How TWU internship, travel and volunteer experiences helped Lindsay Marriott launch her career as a Recovery and Return-to-Work Specialist
“My job is to ensure that the individual receives the healthcare they require to get better. …I find it very rewarding, when a client informs me that their injury has resolved, they successfully completed their return-to-work plan, and they are back to working full hours and full duties.”
— Lindsay Marriott, Bachelor of Human Kinetics, Athletic Therapy stream (2014)
When Lindsay Marriott first learned about the career of athletic therapy while in high school, she thought that it would be a great career to pursue.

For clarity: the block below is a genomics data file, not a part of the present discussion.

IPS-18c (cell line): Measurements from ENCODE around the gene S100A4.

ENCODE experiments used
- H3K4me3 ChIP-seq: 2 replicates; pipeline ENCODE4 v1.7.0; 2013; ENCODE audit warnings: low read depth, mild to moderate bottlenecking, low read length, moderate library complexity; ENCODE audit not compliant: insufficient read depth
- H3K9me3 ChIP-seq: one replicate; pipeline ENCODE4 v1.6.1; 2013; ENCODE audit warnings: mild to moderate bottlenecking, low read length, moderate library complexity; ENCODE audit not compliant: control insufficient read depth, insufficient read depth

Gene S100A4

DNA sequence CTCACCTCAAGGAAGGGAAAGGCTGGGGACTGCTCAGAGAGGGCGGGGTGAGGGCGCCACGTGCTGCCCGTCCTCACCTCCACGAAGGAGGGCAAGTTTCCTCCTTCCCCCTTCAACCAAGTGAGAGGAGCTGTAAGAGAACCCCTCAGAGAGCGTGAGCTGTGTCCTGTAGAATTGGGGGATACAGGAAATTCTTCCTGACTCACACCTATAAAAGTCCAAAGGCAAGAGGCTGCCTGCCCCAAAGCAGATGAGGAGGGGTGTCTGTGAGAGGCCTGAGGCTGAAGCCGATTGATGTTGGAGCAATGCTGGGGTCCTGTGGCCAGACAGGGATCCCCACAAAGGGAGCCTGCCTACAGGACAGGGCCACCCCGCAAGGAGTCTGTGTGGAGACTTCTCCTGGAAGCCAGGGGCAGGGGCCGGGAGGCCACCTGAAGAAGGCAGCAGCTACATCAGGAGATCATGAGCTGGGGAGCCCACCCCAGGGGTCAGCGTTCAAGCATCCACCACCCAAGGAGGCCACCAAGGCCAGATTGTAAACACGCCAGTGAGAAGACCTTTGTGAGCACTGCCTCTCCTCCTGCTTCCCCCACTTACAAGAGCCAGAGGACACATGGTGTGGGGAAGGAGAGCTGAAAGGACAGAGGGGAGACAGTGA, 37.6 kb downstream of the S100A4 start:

After attending a TWU preview weekend in grade 12, she decided TWU and the Human Kinetics program was the place for her. She also heard from several friends who had attended the university, and they only had good things to say about their experiences at TWU.
Highlights of studies at TWU
Among the most meaningful experiences that Marriott enjoyed at TWU were the wide range of courses: anatomy, biomechanics, athletic injuries, leadership, and strength and conditioning classes.
“These classes provided me with a firm foundation to have a successful career in athletic therapy,” she said. “I also really appreciated the ability to make meaningful relationships with my professors, as they were always willing to provide industry and career advice, on top of supporting me in my studies.”
Another meaningful experience for Marriott was participating in two travel studies programs. She traveled to Australia in 2010, and to London, U.K. for the 2012 Olympics. “Each trip taught me to see the world of sport in a whole different light compared to the sports culture in Canada,” she reflected.